Take care of Yourself and Your Physique! You may live beyond 90 years, perhaps even beyond 100 years!
Do you want to live to age 90 (or even longer)? You have far more control over your longevity and life expectancy than you may think. We’re a nation living longer and longer. Over the next 30 years, the number of Americans age 90 and above is expected to triple, and an NIH-funded research study called 90+ at the University of California Irvine is trying to learn all it can right now from a group of men and women who’ve already managed to get there. Sure, your genetics and family history factor into how long you will live (if your parents lived long, healthy lives, that increases your odds). But your lifestyle choices may be more important than your genes. In fact, your genes probably make up less than 30 percent of what determines how long you will live.1 The rest of your odds for longer life stems from your environment and your own lifestyle choices. And the good news is, you have lots more control over those.
A number of years ago, CBS published a story by Leslie Stahl on 60-minutes about living 90 and beyond. Some of the findings were staggering and there seemed to be less definitive reasons why some people age a certain way and others maintain a level of independence. All in all, it was about staying active, maintaining social connections, and considering everything in moderation.
What allows people to live 90 and beyond? Believe it or not, drinking the occasional cup of coffee or glass of wine may be one of the ways to increase your life expectancy. According to UC Irvine’s trailblazing 90+ Study, people who drink moderate amounts of alcohol or coffee live longer than those who abstain.
Factors associated with longer life: exercise, moderate drinking of alcohol and caffeine, social engagement, and our favorite: putting on a few pounds as we age. The 90+ study’s focus is now on memory and dementia. What they’ve learned — and what they haven’t — drew us back, as did the 90+ers. The 90+ Study is the longest continuing research effort focused exclusively on the distinctive health and lifestyle issues of Americans in their 90s or older. Launched in 2003 and based at the Clinic for Aging Research & Education in Laguna Woods, Calif., the study collects clinical, pathological and genetic information on more than 1,600 participants. Kawas and her team of researchers look at the types of food, activities and lifestyles are associated with living longer.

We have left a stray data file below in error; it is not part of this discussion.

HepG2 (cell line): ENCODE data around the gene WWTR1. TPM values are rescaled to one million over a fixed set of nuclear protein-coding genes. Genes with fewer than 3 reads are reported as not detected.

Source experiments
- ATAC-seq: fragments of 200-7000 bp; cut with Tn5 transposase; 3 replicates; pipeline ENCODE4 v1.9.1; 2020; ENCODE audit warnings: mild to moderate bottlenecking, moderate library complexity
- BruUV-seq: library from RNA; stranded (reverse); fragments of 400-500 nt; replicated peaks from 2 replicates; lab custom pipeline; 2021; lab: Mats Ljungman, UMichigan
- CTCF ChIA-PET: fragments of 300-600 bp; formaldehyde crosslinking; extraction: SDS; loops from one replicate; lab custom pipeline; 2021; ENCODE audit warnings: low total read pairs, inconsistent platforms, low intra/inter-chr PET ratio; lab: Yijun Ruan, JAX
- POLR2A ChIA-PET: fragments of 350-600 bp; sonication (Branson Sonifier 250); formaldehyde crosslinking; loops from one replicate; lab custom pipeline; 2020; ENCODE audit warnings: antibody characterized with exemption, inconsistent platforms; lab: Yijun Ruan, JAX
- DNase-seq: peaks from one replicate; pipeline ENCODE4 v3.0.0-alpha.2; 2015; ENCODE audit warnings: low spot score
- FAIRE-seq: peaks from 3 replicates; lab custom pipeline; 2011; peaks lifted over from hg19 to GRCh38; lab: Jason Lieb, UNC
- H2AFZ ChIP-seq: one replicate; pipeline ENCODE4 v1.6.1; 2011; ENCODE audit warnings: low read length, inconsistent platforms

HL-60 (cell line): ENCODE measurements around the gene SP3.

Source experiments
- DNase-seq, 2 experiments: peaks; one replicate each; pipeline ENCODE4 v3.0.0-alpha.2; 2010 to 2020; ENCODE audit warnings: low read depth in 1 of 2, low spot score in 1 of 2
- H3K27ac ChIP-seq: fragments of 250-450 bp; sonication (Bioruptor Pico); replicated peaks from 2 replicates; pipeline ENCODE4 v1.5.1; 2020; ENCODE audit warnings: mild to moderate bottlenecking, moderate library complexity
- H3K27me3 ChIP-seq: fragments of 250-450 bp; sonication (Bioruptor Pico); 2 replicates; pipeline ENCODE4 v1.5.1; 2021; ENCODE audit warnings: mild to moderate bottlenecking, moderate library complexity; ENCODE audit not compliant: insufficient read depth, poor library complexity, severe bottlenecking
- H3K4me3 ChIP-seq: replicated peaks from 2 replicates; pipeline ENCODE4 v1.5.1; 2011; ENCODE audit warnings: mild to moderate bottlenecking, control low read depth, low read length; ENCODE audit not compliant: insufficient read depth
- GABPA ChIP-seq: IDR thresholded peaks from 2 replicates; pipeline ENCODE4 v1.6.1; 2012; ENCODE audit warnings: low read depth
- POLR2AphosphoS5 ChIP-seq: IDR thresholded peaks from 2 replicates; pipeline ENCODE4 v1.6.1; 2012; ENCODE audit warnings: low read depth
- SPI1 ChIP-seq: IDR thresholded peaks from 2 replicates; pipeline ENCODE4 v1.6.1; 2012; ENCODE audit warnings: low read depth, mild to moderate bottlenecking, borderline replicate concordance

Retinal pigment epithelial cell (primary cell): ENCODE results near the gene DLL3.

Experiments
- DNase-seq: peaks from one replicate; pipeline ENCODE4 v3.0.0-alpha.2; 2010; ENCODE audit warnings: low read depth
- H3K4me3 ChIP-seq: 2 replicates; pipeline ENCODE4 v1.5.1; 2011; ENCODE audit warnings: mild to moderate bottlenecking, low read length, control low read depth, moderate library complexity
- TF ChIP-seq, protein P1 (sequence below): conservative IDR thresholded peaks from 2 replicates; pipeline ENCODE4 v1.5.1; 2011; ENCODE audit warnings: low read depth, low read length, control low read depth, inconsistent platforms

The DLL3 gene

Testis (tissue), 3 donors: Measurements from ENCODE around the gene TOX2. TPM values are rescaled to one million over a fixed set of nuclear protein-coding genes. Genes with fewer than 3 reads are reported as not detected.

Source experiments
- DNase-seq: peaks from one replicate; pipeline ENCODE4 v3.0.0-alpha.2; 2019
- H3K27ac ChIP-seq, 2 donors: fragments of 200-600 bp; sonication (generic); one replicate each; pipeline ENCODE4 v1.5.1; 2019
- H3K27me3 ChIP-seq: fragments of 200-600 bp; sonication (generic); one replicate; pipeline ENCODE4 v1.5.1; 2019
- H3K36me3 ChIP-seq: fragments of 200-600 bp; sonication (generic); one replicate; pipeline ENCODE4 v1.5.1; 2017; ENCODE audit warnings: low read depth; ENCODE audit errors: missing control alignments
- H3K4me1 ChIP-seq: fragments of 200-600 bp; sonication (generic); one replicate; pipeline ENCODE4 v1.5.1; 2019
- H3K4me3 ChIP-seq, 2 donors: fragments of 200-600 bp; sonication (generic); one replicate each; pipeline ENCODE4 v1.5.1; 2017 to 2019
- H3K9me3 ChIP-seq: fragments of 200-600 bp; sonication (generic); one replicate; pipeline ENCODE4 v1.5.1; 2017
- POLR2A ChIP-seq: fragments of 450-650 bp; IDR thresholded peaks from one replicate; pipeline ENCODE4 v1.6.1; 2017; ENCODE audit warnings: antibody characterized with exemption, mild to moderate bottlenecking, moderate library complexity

“Before the 90+ Study, we knew very little about individuals over 90 because they have been systematically excluded from diagnostic criteria in most studies of aging and dementia,” Kawas says. “There truly isn’t anything like the 90+ Study. The results obtained thus far have provided researchers across the globe with valuable information about aging.”
The research, twice featured on 60 Minutes, also focuses on dementia in people over age 90. The most well-known type of dementia is Alzheimer’s disease. More than 40 percent of people 90 and older suffer from dementia, but about half of them do not have sufficient Alzheimer’s-related plaque growth in their brain to explain their cognitive loss. Also, about half of the people who die with Alzheimer’s disease pathology in their brain do not have dementia during life.
Now that you understand the factors that contribute to living to age 90 and beyond, get started on living longer by working on one of them each month. For example, you can quit smoking this month, lose weight next month, and get your blood pressure under control the following month. For some of these factors, like high blood pressure and diabetes, you may need the help of your healthcare provider to get your condition under control. For the other factors, you may need information and the support of your friends and family. With more people than ever before are reaching age 90, and if you take steps to preserve your health, you can be one of them!!
- Ruby JG, Wright KM, Rand KA, et al. Estimates of the heritability of human longevity are substantially inflated due to assortative mating. Genetics. 2018;210(3):1109-1124. doi:10.1534/genetics.118.301613
- Leslie Stahl, 60 Minutes, Living 90 and beyond, original air date 2014